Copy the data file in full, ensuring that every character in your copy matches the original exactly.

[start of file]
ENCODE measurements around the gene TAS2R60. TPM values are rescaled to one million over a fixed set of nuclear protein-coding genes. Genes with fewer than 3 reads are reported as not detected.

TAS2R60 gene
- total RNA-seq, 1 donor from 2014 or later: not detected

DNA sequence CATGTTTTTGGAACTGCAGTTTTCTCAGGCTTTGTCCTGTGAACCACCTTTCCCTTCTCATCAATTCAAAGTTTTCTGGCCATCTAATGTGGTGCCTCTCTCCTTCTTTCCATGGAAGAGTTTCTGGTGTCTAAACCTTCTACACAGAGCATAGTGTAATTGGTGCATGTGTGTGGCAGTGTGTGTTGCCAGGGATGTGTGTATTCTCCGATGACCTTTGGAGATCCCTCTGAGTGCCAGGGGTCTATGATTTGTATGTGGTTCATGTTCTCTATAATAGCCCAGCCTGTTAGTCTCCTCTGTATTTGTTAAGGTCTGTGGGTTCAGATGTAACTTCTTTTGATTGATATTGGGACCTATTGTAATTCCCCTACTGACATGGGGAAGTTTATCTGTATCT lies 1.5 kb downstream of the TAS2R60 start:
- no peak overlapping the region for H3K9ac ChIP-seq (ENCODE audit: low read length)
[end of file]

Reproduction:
ENCODE measurements around the gene TAS2R60. TPM values are rescaled to one million over a fixed set of nuclear protein-coding genes. Genes with fewer than 3 reads are reported as not detected.

TAS2R60 gene
- total RNA-seq, 1 donor from 2014 or later: not detected

DNA sequence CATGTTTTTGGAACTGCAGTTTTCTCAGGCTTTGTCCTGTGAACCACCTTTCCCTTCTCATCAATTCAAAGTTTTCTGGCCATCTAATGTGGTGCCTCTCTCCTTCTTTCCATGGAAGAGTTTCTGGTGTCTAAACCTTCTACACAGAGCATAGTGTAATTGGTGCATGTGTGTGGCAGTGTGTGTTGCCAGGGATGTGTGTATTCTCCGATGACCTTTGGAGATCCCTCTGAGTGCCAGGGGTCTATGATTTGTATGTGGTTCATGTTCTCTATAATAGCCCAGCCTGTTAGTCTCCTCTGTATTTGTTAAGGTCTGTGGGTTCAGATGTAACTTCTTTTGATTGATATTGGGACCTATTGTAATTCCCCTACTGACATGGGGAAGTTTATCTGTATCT lies 1.5 kb downstream of the TAS2R60 start:
- no peak overlapping the region for H3K9ac ChIP-seq (ENCODE audit: low read length)